Despite my pretty obvious penchant for and desire to support the spirit behind “rooting for everybody Black,” I’ve been pretty intentionally absent from the Kwanzaa party. Let me go on ahead and note here that I’m fully aware that the founder of Kwanzaa (or at least the individual given the credit for its founding), Ronald Everett aka Malauna Karenga, has a pretty nefarious history and isn’t exactly a beacon of Black upliftment. That’s not why I didn’t celebrate Kwanzaa—I have other reasons for that—I just want it on record so that you know that I know that Karenga is largely an ain’t shit nigga.
Glad we got that out of the way.
For as long as I can remember knowing about Kwanzaa, it was always viewed in an almost distant fashion, if it was acknowledged at all. I’d heard about it before college, but until then not a single person I knew (as far as I know) celebrated it or encouraged its celebration. Part of me wants to attribute it to my Southern roots, but honestly, I have no idea if that’s it. All I do know is that Kwanzaa just wasn’t a thing where I’m from. When I got to Morehouse College—a much more intentionally and actively pro-Black environment—nobody in my immediate circle talked about it much, though several of my homies did, in fact, celebrate it with their families at various points in their lives.
At some point, as I became much more opinionated and vocal about those opinions, I remember being firmly in the anti-Kwanzaa camp, though, I can’t ever remember having a significant reason why. Over time, as I’ve gotten more into my own personal relationship with Blackness, and especially the celebration of said Blackness, I’ve found that any objections I had pretty much evaporated once I started researching the principles, etc. My biggest objection seemed to be the African-leaning nature of it (the Swahili terminology, the West Africany symbology, etc.) but even that is a dumb reason for objection; hell, I was probably wearing a dashiki while objecting. And, true story, since I never celebrated I really had no idea what I wasn’t celebrating or missing. As it turns out, Kwanzaa can be a whole-ass Black proud party. Who knew...aside from everybody who celebrated Kwanzaa?
Over time, I felt the resistance cracking since I didn’t really have a good resistance in the first place. In 2017, I even participated in this video: Kwanzaa Is Like Christmas, But 7 Times Blacker. I didn’t celebrate it then, or in 2018 or 2019, but in 2020, something changed (aside from being knee-deep in a global pandemic).
In what might be a small glimpse into how my mind works, I was scrolling through Instagram one-day in early December, when I saw a post by a Black-owned business I patronize in Washington, D.C., Nubian Hueman (whose owner, Anika Hobbs, I interviewed for VSB’s “Minding Our Black Business” short series), advertising a “Kwanzaa Kit” that they sell that included everything you would need to celebrate Kwanzaa and I said to myself, “Self, I should buy a Kwanzaa kit and force my family to celebrate Kwanzaa this year. Let’s buy two kits.” So I did. And then I told my wife I bought a Kwanzaa kit and well, that was it. For the record, she initially presented some minor hesitation until I think she had the same realization I did about it all: why not?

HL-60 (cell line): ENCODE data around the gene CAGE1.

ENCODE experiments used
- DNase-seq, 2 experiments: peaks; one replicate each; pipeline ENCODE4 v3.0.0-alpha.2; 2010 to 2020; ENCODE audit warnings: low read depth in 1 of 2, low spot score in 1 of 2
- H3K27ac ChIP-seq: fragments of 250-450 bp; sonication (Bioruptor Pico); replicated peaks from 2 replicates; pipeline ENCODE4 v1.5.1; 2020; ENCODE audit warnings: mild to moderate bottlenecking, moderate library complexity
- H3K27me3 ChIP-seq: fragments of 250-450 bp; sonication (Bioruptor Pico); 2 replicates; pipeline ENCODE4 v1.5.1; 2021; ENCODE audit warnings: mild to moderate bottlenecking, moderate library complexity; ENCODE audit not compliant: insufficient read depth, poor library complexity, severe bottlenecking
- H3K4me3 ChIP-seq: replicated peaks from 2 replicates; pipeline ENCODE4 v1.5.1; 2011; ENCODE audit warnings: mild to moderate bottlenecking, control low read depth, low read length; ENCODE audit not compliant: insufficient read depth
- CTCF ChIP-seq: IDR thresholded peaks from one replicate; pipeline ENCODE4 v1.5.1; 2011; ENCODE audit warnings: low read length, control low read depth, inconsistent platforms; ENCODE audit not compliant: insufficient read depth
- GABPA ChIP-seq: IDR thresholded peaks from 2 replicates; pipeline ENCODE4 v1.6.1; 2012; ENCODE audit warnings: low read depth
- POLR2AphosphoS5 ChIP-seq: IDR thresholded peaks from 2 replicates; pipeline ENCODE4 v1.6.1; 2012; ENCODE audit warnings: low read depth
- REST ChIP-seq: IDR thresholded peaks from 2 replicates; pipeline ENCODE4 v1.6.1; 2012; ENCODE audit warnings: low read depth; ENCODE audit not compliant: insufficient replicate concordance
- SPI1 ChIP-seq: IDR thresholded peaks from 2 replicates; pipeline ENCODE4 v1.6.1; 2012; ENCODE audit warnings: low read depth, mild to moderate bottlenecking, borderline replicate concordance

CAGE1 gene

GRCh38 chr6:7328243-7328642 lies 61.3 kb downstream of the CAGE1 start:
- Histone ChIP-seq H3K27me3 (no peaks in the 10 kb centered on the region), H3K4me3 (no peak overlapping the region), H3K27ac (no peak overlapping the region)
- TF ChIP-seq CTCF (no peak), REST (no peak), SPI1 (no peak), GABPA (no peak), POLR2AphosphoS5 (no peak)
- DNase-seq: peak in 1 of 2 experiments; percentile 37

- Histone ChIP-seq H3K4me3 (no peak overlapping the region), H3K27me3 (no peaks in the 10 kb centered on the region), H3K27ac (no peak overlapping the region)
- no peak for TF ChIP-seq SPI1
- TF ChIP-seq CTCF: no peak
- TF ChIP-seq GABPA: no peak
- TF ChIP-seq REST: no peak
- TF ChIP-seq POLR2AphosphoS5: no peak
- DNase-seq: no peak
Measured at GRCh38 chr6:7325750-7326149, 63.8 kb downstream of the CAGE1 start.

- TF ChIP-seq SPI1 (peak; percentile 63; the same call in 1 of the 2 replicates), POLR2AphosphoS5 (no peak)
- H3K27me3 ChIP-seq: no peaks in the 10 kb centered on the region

Also, I bought two kits so that I could give one to a homie who I figured might be inclined to celebrate Kwanzaa for the same reasons. I was right.
Now, I don’t know if this is a function of me paying more attention now because I decided to celebrate, or if this 2020 racial uprising significantly increased the number of people whose pro-Blackness includes Kwanzaa, but the number of Kwanzaa related posts I saw on social media dwarfed the amount I’ve ever seen in my life. I saw folks celebrating with daily posts, family pictures, videos of family discussions about the principles, etc. What used to seem and feel like a niche inside the Black community felt more present than ever. My own family, using the guide present in the kit we purchased (and after watching some videos and following along with friends of mine who celebrate Kwanzaa annually), set up each of Kwanzaa’s seven nights (starting on December 26) to light the appropriate candles in the kinara—the candle holder for Kwanzaa—and had a discussion about the Nguzo Saba and the corresponding principle for the day. In a world where I used to mispronounce the words, I now know them by heart (and by candle): Umoja (unity), Kujichagulia (self-determination), Ujima (collective works and responsibility), Ujamaa (cooperative economics), Nia (purpose), Kuumba (creativity) and Imani (faith).
My family used each night to discuss what the day’s principle meant to us individually (even including my 5- and 4-year-olds in the convo) and then discussed how we employ said principle into our daily lives. It was interesting to hear how we each interpret the principles. It also forced us to think about what they all really mean in relation to our personal relationships with the Black community. I didn’t feel corny or inauthentic while lighting the candles or discussing. I did have some trouble figuring out the appropriate way to close out each evening; we decided on both a short drum solo by yours truly and one of my kids singing a song he learned at school, but I mean, we’ll figure it out by next year.
It made me realize how interesting and enjoyable this type of activity could be in a communal setting with music and entertainment and discussion and food and whatnot. Hopefully when the world returns to some form of normal where many can gather safely and reasonably that’s exactly what will happen—large scale Kwanzaa celebrations. And yes, that means my family will be celebrating it in the future and hopefully I can even enlist a greater family participation. We shall see.
So yeah, that’s my family’s newfound foray into Kwanzaa. I enjoyed it and I’m glad we did it.